Wishes for variance to COVID-19 quarantine protocols discussed at school board meeting

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Cheyenne Mountain School District 12’s Board of Education is eyeing the possibility of requesting a variance from the county that could allow the district to operate under modified COVID-19 quarantine guidance for in-person learning.

But variances are not allowed under the orange, red and purple levels of the state’s COVID-19 dial. El Paso County currently sits in level red, one step below a “stay at home” order.

“It’s actually pretty simple what we’re required to provide, if we’re just allowed to provide it,” one participant said of the information required by counties to obtain a variance. Participants did not identify themselves at the board meeting, which The Gazette attended virtually.

Quarantine protocols and contact-tracing requirements issued by the state and enforced by counties “make it nearly impossible to maintain any continuity of in-person learning, especially at the secondary level, where we can neither quarantine nor contact-trace at the classroom level,” Superintendent Walt Cooper said in a Nov. 19 email to parents.

“Many of you are aware from media reports that several area school districts have already announced plans for increased remote learning,” he wrote. “The absence of District 12 among these reports to date is no accident, as I have been reluctant to make decisions impacting our schools in absence of our local public health officials’ affirming that this is the appropriate strategy for our schools.”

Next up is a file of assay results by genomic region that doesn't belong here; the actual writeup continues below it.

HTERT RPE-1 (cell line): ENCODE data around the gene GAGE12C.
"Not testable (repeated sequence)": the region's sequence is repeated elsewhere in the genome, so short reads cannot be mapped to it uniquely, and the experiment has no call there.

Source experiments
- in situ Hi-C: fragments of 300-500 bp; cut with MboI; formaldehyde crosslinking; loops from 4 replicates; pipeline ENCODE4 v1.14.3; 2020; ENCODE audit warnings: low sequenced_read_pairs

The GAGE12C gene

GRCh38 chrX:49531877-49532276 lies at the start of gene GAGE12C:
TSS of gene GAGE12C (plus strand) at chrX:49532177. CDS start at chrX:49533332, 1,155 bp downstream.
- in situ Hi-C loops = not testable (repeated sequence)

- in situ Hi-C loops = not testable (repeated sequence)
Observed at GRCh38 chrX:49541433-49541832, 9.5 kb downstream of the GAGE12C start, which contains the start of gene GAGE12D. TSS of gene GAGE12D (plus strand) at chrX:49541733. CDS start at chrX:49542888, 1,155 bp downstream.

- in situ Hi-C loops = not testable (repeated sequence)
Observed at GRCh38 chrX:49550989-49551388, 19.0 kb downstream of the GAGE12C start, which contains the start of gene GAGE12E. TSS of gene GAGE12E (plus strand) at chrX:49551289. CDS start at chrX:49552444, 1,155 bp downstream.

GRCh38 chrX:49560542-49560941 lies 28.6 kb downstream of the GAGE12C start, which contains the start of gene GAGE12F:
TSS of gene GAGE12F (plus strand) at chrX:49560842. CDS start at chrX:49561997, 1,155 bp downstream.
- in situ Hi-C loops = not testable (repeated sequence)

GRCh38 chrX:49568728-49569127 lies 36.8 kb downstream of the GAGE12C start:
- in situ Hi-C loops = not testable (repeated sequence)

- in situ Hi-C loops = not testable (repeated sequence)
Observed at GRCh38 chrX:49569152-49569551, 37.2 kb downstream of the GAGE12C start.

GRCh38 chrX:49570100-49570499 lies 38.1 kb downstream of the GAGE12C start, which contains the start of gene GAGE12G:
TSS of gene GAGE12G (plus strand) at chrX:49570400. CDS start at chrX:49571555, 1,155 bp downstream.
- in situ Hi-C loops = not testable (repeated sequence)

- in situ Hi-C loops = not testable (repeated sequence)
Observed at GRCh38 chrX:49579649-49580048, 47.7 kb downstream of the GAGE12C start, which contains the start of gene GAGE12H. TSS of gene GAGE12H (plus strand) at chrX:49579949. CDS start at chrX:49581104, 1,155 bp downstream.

He announced in the email that, after hearing from public health officials and medical professionals, elementary schools would resume in-person learning Monday, and remote learning would continue for most junior high and high school students.

All school-related sports and extracurricular activities would be suspended from the beginning of Thanksgiving break through the middle of January, he added.

The area’s major school districts — including Districts 20, 11 and 49 — shifted to remote learning in November for the remainder of the semester because of concerns about the spread of COVID-19.

Other area districts have transitioned upper grades to remote learning for the time being.

As of Monday El Paso County had a COVID-19 incidence rate of 1,156 cases per 100,000 over a two-week period, and a positivity rate — the percentage of positive cases among those tested — of nearly 15%.